French fishermen reached the Grand Banks off Newfoundland earlier in
the sixteenth century, but the first French voyage of exploration was
dispatched in 1524. In a commission for François I, Giovanni Verrazzano
sailed La Dauphine along the coast of North America from North Carolina
to Newfoundland. The French did not follow up on this pioneering effort
for another decade. In 1534, François I commissioned Jacques Cartier to
sail with two ships (their names are not known) on a voyage that took
him along the coast of Newfoundland, through the Strait of Belle Isle,
to the northern coast of New Brunswick, where he embarked two sons of
the Indian chief Donnaconna for the return to France. So promising were
the results of this voyage that the king renewed his commission and
Cartier was given three ships to make a second voyage "to explore beyond
les Terres Neufves [and] to discover certain far-off countries." The
latter referred specifically to Cathay.
Cartier's ships on this voyage were La Grande Hermine (120 tons), La
Petite Hermine (60 tons), and the pinnace L'Emerillon (40 tons). They
sailed from Saint Malo in May 1535 and on August 10 put into a small bay
on the southern coast of Labrador that Cartier named for Saint Lawrence,
whose feast day it was. This name eventually applied to the Gulf of St.
Lawrence and the river that flows from Lake Ontario past Montréal and
Québec, but Cartier simply called it La Grande Rivière. Spurred on by
descriptions of the riches of Saguenay, Cartier sailed up the St.
Lawrence and eventually reached Donnaconna's village near present-day
Québec. From there he continued west with L'Emerillon as far as Lac
Saint-Pierre, and with his longboats touched the village of Hochalega
under the hill he called Mont Royal. His way barred by rapids, he
returned to Quebec for the winter. The following spring, Cartier
kidnapped Donnaconna and several of his tribesmen so that they could
relate their tales of Saguenay directly to the French king.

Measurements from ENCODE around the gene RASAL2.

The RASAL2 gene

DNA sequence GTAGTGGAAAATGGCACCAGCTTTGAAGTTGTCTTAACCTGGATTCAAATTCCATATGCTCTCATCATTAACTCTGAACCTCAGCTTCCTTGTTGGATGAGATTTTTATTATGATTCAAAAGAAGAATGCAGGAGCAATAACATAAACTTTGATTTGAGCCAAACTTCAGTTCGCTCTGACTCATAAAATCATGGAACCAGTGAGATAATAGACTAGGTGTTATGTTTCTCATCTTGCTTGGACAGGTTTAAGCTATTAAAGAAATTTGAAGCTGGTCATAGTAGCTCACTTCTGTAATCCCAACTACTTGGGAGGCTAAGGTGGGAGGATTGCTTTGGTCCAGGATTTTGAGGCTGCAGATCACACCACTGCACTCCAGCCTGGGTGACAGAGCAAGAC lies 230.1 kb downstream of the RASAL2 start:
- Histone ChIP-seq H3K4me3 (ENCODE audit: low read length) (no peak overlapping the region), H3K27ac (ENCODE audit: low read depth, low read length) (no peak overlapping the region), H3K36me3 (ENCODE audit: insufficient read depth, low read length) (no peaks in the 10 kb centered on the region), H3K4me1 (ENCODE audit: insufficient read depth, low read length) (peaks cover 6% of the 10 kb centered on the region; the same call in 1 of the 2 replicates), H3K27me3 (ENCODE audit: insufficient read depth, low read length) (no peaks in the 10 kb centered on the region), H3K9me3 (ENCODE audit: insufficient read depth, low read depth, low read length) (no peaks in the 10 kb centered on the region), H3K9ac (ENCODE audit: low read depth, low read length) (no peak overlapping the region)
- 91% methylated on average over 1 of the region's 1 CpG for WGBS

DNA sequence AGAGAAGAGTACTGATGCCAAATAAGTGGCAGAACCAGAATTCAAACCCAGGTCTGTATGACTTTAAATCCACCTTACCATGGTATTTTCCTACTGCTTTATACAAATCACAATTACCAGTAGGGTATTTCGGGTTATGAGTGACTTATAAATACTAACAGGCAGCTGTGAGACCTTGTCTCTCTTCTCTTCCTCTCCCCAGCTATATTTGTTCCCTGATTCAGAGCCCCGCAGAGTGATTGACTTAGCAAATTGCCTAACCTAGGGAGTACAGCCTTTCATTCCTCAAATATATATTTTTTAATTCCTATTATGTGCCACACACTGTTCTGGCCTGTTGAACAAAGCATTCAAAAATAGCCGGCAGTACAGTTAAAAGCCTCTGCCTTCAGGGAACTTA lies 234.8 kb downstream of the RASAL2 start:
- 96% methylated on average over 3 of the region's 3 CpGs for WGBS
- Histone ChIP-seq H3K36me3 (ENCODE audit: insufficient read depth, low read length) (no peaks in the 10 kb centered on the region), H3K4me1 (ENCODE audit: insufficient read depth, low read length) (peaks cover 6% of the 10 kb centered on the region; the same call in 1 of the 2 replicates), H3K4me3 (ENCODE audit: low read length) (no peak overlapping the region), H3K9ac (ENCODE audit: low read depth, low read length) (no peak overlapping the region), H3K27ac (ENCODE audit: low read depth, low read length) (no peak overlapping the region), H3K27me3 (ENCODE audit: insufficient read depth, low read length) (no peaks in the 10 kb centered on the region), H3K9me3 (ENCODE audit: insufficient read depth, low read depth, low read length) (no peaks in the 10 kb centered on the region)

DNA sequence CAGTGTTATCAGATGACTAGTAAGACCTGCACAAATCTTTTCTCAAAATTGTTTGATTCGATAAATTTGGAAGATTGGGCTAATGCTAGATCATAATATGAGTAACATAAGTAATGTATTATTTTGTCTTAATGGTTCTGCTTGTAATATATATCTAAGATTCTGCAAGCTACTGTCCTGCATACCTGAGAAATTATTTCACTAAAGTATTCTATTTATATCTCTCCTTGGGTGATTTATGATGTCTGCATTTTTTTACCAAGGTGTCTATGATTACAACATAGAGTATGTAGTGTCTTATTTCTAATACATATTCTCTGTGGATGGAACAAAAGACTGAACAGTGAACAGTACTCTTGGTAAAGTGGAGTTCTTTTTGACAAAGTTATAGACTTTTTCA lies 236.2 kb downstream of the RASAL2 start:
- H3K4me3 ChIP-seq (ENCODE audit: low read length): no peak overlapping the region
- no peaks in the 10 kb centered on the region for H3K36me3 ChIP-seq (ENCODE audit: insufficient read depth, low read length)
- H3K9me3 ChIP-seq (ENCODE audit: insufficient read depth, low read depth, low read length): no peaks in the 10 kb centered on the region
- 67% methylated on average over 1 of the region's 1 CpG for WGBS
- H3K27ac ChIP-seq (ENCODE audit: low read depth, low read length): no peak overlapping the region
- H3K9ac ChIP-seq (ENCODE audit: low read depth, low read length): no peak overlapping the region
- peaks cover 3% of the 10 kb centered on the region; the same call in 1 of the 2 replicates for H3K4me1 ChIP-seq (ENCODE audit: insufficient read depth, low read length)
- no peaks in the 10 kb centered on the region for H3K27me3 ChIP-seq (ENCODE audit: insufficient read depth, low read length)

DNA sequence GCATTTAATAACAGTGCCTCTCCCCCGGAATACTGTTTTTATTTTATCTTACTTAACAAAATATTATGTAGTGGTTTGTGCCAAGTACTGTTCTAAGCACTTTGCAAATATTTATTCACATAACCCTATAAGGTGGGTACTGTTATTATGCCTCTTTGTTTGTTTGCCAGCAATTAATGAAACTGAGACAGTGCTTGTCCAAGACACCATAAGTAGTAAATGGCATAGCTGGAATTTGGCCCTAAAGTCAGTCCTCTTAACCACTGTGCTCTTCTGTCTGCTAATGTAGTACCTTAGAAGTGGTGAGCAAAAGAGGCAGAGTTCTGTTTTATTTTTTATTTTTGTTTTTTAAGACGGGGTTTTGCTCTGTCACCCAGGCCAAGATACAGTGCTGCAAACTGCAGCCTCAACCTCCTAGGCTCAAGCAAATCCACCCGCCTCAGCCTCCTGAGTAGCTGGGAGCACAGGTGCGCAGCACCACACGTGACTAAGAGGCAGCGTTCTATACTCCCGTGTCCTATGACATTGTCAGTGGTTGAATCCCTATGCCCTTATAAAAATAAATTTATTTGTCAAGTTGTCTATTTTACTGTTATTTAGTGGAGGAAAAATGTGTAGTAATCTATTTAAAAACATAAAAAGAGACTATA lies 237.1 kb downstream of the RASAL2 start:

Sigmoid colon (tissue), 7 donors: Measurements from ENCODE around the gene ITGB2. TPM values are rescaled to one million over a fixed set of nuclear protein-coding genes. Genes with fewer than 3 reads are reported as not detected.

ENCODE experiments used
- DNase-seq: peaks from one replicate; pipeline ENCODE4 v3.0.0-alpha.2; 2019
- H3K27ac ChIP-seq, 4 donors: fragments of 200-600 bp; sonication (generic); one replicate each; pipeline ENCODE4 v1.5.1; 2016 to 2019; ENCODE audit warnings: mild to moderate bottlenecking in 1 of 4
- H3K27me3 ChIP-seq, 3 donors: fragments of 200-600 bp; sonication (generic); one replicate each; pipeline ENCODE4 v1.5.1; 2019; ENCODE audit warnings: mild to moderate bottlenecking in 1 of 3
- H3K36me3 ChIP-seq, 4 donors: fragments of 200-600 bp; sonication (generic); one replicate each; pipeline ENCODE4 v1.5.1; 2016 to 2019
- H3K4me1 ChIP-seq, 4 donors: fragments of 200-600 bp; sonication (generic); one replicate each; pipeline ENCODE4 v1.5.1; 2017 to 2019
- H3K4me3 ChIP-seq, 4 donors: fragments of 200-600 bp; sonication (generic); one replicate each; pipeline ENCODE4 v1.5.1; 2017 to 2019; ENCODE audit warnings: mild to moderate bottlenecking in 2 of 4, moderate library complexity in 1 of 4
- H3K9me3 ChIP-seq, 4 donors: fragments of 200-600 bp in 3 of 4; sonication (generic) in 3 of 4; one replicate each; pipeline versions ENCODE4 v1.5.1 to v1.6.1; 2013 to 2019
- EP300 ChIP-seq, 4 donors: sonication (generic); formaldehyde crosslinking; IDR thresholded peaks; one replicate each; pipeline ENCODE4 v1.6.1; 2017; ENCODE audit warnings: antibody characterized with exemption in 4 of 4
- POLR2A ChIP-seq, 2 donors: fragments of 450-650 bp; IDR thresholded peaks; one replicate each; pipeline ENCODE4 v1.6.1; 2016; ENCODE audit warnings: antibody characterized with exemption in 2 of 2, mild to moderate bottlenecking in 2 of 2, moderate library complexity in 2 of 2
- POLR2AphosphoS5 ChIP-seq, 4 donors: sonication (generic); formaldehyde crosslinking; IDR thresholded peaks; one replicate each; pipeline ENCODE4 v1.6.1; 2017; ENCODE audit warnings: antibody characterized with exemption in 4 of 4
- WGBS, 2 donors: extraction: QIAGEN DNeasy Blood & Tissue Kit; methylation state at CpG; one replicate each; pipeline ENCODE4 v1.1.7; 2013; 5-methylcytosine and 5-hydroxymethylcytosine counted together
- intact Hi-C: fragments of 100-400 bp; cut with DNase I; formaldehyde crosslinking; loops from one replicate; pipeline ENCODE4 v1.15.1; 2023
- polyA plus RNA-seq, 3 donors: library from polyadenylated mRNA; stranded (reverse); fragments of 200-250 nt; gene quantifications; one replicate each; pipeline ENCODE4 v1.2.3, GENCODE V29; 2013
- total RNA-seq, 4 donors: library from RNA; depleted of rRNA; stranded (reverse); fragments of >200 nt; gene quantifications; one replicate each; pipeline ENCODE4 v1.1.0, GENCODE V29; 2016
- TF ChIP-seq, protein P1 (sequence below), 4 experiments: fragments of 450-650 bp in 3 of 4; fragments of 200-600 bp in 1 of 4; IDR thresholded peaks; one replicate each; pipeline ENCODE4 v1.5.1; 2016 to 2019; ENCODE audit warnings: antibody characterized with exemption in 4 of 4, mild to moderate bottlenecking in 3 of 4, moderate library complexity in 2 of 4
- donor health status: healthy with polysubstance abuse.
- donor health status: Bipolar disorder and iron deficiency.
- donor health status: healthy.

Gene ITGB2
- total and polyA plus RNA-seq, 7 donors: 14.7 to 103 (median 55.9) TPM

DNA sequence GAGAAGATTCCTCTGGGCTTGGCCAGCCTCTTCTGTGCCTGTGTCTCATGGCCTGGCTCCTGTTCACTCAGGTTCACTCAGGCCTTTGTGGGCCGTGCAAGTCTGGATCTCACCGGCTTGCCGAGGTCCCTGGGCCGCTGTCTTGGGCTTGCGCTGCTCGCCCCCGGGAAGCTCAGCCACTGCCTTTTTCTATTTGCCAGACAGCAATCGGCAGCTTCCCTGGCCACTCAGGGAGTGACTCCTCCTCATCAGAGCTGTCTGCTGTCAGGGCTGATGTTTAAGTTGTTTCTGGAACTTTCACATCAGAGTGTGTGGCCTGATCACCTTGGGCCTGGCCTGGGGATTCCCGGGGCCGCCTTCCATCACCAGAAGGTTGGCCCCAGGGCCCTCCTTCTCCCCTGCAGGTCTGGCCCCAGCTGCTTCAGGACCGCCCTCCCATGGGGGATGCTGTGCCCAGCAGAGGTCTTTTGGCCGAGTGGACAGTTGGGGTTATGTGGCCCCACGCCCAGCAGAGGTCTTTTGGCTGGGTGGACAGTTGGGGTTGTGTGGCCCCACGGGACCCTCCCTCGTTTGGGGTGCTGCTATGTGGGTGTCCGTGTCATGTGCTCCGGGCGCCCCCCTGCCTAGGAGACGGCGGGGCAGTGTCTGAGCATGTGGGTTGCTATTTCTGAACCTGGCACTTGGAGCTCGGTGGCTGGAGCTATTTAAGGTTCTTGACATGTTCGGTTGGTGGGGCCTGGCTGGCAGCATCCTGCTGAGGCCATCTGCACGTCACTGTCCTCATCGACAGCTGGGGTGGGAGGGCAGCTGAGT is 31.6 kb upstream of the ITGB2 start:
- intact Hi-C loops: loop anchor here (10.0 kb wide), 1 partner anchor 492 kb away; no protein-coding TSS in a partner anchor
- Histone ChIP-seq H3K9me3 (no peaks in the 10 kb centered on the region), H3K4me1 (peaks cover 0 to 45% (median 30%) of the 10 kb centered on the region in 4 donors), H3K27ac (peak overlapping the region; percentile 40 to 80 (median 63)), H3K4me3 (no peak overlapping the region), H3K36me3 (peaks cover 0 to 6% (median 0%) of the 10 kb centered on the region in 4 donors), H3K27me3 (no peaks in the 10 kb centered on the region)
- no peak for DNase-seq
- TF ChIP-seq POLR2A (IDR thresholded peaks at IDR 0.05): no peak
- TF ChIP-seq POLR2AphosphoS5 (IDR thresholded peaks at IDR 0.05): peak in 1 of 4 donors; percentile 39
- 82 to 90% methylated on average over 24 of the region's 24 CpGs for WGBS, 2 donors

War with Spain postponed the launch of a new expedition until 1541. On
May 23, Cartier sailed with La Grande Hermine (which François I had
given to him), L'Emerillon, and three other ships as part of an
ambitious attempt to establish a French colony in Canada and reach
Saguenay. Donnaconna had died in France and their reception was not as
warm as it had been previously. Cartier established a fort at
Charlesbourg-Royal, and during the winter thirty-five of their company
were killed in Indian attacks. A second fleet, under Sieur de Roberval,
was supposed to have joined them, but in May Cartier's group sailed
alone for France. They met up with Roberval at St. John's, Newfoundland,
but Cartier refused to turn back, and continued to France. The riches of
Saguenay with which they returned proved to be nothing more than iron
ore and quartz.
Although the lack of material success and a half century of civil war
prevented France from mounting further expeditions to Canada, fishermen
and trappers continued to visit the area throughout the sixteenth
century. The next voyages of political significance would be those in
which Samuel de Champlain took part between 1603 and 1635. Although few
details of La Grande Hermine survive, a full-size model was made for
Canada's Expo '67. The dimensions given here are based on that model,
which is on display at the Cartier-Brebeuf Park in Quebec.
Morison, European Discovery of America: The Northern Voyages.